How to get the most out of your CRM system – and keep your customers from the brink

Acquiring new customers requires investing significant time and money, so it’s always more prudent to make every effort to keep the ones you have. Even a modest improvement in customer retention can significantly help grow your business.

You probably have all the tools you need in your CRM system, but it’s possible that your employees aren’t using the system fully. Perhaps they think the system doesn’t make their job any easier, or the data is unreliable.

Here are five pointers to keeping your customers happy by enticing your employees to get the most out of your CRM system:

Train users on an ongoing basis

Frequent software changes, both vendor driven and internal can make users lose awareness of system capabilities. With each new product release, dozens of new features are added and IT departments need to make sure that business users are aware of how the new functionality can be used. There is a need to train new members of the business community as well as experienced users on a regular basis. Veterans also need frequent refresher courses.

Don’t work in silos

Keep your CRM system strategic and in the center. Avoid using separate systems for different functions. Many companies are burdened with separate databases for inside sales, field sales, online sales and large orders. If all the data is not integrated within the same CRM system, there are separate reports and valuable information about customers can fall through the cracks. Sharing information between all systems that touch the customer, including professional services, CRM, e-commerce, and ERP systems, enables companies to achieve new levels of efficiency and provides their customers with superior user experiences. With all the emphasis on digital transformation and the benefits it brings, organizations can’t let siloed systems be the bottleneck for innovation.

Make CRM easy to use

Many business users bypass the system because the data isn’t integrated with the business process. They have the data, but choose not to access it. When systems are created, many integration consultants focus only on the data flow, but it’s even more important to understand the task, so that the automation flows naturally with the business process. The system should be implemented in a way that improves customer service. The flow of screens should match each stage of a task, and only the data that’s necessary should be displayed. The screens should be self-explanatory and not assume that users will remember abbreviations or technical jargon.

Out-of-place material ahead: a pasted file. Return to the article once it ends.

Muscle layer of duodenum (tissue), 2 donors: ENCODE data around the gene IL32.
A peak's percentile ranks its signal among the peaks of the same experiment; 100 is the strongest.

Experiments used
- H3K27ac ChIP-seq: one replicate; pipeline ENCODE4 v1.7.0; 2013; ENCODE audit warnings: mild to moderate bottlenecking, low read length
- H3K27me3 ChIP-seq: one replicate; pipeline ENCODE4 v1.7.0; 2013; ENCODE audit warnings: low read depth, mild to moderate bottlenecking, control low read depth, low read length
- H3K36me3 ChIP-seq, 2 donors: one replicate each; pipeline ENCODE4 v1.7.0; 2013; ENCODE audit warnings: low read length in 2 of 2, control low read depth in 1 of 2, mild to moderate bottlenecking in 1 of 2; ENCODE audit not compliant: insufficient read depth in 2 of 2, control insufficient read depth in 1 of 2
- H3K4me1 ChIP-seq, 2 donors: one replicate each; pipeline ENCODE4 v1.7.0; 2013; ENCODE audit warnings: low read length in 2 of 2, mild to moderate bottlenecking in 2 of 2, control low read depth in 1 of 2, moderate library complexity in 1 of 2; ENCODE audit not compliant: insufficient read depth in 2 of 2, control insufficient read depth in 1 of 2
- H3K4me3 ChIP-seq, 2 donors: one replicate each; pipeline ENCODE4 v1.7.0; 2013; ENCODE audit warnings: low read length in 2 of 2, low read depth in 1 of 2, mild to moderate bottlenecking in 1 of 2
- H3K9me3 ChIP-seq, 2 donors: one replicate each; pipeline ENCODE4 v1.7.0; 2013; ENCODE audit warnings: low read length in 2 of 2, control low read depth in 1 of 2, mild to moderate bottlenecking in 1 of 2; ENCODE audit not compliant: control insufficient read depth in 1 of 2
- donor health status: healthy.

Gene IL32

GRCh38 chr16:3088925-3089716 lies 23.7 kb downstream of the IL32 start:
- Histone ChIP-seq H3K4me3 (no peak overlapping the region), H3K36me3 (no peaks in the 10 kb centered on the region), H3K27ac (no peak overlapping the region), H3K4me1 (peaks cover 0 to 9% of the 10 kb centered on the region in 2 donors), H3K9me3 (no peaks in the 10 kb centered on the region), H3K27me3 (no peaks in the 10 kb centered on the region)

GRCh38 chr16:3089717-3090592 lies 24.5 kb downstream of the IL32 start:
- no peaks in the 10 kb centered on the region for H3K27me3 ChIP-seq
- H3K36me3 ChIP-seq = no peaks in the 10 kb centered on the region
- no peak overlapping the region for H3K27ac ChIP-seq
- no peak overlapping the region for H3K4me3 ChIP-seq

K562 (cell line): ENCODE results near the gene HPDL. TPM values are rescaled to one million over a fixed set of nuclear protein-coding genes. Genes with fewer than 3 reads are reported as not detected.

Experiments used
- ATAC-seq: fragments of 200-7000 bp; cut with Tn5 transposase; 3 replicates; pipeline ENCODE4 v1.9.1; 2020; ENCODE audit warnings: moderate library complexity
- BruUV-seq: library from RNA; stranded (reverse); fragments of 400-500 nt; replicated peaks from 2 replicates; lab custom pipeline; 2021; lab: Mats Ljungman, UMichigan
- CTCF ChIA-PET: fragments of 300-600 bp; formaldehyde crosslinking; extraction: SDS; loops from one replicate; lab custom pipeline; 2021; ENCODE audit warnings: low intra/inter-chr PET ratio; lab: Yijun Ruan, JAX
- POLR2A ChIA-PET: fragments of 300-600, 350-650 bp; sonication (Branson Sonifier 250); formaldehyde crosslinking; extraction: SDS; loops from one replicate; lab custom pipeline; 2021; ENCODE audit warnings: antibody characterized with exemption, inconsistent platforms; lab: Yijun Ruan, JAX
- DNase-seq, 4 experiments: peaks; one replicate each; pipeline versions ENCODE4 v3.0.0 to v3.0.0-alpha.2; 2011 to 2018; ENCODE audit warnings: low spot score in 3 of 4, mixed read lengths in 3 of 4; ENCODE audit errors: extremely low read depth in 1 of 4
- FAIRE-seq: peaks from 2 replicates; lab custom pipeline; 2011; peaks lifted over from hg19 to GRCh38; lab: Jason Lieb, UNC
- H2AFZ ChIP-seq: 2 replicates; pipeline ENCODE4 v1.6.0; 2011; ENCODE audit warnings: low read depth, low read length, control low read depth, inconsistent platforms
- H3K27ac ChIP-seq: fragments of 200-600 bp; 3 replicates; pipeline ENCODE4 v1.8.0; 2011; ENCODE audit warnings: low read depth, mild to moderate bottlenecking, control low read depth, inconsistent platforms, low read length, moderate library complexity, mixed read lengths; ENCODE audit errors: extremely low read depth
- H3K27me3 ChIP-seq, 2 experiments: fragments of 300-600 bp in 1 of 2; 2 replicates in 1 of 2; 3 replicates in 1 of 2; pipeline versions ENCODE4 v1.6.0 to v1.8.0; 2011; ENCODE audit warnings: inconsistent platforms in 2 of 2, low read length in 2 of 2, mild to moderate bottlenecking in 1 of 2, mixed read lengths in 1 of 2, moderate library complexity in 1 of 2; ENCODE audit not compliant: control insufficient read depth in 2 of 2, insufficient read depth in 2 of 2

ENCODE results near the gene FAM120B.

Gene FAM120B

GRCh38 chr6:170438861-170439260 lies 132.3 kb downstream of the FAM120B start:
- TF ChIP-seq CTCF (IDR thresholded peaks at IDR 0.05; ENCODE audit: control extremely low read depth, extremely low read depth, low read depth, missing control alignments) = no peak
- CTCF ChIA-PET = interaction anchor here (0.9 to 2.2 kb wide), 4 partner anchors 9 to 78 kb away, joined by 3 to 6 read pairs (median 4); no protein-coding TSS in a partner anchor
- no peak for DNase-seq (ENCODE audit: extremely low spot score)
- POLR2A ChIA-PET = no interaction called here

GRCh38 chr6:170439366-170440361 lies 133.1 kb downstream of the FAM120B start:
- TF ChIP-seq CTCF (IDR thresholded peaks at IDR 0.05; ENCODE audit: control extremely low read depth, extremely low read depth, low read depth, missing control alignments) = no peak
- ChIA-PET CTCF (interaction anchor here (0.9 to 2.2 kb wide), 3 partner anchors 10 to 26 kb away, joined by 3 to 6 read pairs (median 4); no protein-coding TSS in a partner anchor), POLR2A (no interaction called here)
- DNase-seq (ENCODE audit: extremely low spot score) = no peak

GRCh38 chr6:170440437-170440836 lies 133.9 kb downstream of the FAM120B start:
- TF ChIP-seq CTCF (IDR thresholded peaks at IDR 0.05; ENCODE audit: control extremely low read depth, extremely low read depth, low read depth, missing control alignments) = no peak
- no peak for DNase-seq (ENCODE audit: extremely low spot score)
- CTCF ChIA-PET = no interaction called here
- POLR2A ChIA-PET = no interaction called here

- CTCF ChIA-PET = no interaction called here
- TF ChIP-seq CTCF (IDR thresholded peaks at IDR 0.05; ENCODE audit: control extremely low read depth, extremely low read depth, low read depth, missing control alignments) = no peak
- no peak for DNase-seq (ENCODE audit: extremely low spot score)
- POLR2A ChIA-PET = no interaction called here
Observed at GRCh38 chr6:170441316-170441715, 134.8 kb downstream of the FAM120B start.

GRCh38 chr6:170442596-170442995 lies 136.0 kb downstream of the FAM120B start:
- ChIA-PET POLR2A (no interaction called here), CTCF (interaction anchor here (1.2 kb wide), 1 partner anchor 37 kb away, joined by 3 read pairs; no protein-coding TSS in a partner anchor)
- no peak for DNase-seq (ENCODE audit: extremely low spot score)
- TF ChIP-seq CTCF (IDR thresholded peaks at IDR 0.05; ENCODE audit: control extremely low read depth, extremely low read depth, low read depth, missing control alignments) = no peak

Have executives use the CRM system

System adoption should be top down. If it’s not used by management, the workers won’t use it either. During the selection and development phase, feedback about needs and use cases is often solicited from a cross section of employees, including management, and a strong effort is made to get buy-in throughout the organization. But after implementation, if managers don’t use the system for the “big picture” analysis and encourage (and enforce, if necessary) other users to use the system faithfully, the system could suffer from lack of use.

Scrub your CRM data regularly

It’s important to keep the CRM system in line with current business strategy and make sure that the data it captures is relevant and up to date. One of our customers, for example, had inconsistent data between car dealerships, which resulted in employees losing trust in the system, and eventually abandoning it. We cleaned the data and unified it in one system and their CRM is back at the helm. You need to maintain the data and keep it reliable and current to keep adoption high. It’s strongly recommended that there be a dedicated system administrator assigned to manage system security and maintenance and to keep up with functional system updates to make sure that they support the current business strategy.

Your CRM system shouldn’t be a bottleneck for business development, or an impediment to delivering an excellent customer experience. Initially, the focus may be on keeping all customer information in one place for internal users but, eventually, suppliers, partners, and distributors may need to connect to the system as well. By using middleware to connect all of the customer information wherever it may be, and making the data accessible in a user-friendly way, everyone will want to connect. Your CRM system will become a vital information hub that enables you to build lasting and loyal customer relationships.


First published in EnterpriseCIO

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